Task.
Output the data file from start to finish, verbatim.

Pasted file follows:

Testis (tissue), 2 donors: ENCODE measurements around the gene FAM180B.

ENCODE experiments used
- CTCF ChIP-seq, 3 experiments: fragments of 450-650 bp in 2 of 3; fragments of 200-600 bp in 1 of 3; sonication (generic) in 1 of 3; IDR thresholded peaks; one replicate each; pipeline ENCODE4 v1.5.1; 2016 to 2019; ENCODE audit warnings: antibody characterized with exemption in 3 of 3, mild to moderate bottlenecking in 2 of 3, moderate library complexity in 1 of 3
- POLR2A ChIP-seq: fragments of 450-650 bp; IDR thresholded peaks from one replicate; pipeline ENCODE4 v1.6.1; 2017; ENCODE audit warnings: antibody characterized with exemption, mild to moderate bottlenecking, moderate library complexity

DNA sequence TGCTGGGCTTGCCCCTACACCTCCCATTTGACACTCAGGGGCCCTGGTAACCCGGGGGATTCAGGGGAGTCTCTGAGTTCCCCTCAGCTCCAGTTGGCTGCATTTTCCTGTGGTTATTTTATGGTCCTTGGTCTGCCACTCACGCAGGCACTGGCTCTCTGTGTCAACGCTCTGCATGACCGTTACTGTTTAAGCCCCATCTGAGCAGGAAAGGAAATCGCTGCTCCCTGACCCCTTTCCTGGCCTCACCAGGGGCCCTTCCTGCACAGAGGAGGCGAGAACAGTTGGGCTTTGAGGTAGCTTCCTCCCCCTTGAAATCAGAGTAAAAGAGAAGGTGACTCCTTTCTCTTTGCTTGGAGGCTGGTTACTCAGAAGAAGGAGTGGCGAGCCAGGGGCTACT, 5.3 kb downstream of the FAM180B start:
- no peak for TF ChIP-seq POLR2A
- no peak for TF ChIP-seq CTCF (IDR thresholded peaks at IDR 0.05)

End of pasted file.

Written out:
Testis (tissue), 2 donors: ENCODE measurements around the gene FAM180B.

ENCODE experiments used
- CTCF ChIP-seq, 3 experiments: fragments of 450-650 bp in 2 of 3; fragments of 200-600 bp in 1 of 3; sonication (generic) in 1 of 3; IDR thresholded peaks; one replicate each; pipeline ENCODE4 v1.5.1; 2016 to 2019; ENCODE audit warnings: antibody characterized with exemption in 3 of 3, mild to moderate bottlenecking in 2 of 3, moderate library complexity in 1 of 3
- POLR2A ChIP-seq: fragments of 450-650 bp; IDR thresholded peaks from one replicate; pipeline ENCODE4 v1.6.1; 2017; ENCODE audit warnings: antibody characterized with exemption, mild to moderate bottlenecking, moderate library complexity

DNA sequence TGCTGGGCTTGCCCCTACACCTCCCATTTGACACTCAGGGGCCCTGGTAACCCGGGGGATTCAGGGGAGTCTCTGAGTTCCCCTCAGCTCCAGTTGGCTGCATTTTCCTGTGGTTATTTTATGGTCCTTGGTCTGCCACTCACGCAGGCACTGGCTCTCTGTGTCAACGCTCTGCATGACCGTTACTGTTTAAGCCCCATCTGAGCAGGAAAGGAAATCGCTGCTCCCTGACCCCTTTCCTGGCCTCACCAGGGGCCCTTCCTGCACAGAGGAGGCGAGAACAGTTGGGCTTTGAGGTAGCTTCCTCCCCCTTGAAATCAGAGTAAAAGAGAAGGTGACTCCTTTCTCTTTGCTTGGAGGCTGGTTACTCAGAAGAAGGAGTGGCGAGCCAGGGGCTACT, 5.3 kb downstream of the FAM180B start:
- no peak for TF ChIP-seq POLR2A
- no peak for TF ChIP-seq CTCF (IDR thresholded peaks at IDR 0.05)